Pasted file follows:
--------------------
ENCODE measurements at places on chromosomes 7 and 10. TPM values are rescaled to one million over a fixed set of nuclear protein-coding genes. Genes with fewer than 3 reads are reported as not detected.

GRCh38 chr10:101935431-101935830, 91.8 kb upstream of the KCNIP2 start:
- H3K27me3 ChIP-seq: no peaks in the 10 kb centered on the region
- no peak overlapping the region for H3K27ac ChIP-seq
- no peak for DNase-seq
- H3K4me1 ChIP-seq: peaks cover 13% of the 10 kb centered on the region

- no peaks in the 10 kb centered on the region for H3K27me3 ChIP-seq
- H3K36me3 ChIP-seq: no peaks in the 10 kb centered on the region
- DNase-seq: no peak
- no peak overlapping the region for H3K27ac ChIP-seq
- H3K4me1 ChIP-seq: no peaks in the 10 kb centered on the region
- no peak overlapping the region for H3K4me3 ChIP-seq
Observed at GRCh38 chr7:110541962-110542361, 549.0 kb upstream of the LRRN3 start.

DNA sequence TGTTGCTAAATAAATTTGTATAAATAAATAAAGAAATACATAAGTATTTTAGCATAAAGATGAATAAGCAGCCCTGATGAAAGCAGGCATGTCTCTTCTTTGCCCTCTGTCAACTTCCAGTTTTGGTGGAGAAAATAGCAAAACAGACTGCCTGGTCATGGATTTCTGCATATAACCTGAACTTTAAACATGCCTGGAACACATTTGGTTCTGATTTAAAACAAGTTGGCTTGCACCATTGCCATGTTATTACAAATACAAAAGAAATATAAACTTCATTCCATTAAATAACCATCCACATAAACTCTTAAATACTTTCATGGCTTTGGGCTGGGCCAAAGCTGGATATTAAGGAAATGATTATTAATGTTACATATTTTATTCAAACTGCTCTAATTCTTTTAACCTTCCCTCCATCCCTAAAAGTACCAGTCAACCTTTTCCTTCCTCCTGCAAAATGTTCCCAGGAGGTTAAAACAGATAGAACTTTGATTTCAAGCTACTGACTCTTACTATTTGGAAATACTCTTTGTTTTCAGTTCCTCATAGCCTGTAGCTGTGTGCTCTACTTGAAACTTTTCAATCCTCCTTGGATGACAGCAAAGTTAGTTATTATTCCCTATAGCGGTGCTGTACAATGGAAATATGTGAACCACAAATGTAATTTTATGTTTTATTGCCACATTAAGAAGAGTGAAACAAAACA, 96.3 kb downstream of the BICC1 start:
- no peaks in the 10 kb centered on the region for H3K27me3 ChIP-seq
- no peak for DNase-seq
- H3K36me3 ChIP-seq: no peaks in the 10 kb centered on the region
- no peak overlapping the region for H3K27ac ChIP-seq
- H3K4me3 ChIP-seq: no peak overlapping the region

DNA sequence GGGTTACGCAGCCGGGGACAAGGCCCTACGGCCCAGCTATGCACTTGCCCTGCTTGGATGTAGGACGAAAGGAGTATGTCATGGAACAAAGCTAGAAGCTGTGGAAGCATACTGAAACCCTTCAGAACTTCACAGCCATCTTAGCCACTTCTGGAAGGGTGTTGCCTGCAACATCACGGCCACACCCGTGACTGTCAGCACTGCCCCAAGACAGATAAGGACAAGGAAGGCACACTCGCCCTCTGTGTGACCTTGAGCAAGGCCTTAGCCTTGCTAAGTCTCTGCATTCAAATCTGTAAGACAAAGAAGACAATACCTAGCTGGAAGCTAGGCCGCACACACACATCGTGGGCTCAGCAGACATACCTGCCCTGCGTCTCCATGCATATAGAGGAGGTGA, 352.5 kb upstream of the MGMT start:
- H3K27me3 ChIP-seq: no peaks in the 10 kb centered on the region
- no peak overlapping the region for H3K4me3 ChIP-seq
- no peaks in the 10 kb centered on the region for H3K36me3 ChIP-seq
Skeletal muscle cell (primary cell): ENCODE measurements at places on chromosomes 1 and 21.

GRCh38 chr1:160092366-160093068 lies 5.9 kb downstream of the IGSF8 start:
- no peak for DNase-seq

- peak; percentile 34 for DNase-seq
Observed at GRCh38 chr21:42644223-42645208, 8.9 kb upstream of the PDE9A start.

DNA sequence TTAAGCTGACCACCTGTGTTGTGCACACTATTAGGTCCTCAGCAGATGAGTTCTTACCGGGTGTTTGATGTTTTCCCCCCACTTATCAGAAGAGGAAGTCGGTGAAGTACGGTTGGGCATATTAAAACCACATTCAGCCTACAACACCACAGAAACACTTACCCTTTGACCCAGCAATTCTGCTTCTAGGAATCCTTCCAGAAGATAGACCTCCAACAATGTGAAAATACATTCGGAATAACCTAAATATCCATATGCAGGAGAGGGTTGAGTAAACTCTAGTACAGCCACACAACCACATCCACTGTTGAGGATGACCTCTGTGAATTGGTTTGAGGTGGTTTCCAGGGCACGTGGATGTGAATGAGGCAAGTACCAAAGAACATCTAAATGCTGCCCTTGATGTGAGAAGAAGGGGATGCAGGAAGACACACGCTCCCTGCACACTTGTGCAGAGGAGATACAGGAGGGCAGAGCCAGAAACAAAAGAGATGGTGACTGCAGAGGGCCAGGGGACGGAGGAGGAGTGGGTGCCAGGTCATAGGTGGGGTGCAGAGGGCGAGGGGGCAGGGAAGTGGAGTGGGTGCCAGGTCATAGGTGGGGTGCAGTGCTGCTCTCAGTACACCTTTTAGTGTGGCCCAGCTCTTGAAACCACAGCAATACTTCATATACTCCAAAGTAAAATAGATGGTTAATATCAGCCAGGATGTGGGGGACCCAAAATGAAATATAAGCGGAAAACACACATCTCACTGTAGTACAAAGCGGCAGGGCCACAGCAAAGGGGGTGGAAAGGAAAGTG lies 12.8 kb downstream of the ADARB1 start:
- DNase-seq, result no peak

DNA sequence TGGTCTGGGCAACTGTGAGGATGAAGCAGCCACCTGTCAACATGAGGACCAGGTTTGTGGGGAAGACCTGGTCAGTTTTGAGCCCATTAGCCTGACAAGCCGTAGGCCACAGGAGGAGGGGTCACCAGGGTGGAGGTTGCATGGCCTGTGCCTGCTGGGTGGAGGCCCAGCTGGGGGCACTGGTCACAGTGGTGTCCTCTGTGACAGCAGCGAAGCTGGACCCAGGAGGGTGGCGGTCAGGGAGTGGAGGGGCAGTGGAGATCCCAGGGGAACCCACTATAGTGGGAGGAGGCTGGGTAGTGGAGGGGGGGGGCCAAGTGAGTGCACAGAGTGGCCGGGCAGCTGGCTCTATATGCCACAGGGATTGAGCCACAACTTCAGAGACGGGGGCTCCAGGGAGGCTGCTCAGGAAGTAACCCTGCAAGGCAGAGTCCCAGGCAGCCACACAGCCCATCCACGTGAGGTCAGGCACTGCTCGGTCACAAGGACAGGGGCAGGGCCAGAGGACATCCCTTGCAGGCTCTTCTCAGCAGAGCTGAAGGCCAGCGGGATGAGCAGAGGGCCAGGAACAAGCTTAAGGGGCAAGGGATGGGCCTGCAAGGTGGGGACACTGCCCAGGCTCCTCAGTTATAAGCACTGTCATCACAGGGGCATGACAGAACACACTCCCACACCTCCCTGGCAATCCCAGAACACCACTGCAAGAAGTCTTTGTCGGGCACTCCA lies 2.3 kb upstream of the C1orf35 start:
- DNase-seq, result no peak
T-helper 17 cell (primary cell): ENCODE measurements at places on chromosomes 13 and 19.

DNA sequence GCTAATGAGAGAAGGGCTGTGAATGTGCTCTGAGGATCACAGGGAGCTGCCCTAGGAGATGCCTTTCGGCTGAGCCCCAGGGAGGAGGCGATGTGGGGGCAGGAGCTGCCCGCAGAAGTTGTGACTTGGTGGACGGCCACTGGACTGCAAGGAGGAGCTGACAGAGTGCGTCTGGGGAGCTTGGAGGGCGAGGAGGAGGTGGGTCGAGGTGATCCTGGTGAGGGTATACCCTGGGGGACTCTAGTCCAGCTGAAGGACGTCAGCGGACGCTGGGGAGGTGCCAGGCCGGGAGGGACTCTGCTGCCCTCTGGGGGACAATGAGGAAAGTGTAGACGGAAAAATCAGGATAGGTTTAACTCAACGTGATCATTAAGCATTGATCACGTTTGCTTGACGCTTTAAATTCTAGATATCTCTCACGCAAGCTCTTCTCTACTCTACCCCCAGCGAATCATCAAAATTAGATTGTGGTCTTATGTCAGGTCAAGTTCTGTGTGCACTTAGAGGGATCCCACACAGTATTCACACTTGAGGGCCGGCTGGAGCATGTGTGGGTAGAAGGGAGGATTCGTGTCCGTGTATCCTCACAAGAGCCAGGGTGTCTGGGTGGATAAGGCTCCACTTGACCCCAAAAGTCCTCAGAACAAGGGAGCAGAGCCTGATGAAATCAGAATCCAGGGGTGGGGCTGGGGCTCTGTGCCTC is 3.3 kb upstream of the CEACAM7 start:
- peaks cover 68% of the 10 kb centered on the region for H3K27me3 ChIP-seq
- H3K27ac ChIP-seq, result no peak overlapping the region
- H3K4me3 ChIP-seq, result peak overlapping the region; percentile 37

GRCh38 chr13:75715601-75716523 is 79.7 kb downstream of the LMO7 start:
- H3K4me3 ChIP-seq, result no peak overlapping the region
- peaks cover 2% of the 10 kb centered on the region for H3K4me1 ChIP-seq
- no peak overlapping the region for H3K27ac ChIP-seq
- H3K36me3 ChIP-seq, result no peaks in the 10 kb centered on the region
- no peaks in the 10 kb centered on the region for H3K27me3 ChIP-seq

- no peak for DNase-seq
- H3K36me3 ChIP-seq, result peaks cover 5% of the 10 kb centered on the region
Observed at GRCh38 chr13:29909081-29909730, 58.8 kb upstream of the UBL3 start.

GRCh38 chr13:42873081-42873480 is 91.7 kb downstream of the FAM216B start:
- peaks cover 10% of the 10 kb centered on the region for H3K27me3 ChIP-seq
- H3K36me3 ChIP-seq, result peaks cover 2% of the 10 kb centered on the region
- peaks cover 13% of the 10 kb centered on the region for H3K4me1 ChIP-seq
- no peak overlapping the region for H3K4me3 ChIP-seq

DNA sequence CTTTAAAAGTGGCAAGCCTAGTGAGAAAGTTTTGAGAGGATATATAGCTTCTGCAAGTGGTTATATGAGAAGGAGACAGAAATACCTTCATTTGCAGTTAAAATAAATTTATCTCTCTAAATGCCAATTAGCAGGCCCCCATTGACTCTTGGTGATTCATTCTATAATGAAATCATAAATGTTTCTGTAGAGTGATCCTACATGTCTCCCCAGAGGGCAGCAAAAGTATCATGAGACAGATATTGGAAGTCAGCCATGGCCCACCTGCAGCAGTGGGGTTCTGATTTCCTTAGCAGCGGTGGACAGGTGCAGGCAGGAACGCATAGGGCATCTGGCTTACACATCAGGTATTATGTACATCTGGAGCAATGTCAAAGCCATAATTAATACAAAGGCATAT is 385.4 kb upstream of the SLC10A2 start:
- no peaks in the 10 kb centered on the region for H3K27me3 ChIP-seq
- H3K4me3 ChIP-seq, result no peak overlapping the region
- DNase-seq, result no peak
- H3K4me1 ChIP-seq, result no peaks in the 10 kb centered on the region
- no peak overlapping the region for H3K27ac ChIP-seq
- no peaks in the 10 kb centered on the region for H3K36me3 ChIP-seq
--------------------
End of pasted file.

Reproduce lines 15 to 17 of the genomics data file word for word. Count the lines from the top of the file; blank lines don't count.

- no peaks in the 10 kb centered on the region for H3K27me3 ChIP-seq
- no peak for DNase-seq
- H3K36me3 ChIP-seq: no peaks in the 10 kb centered on the region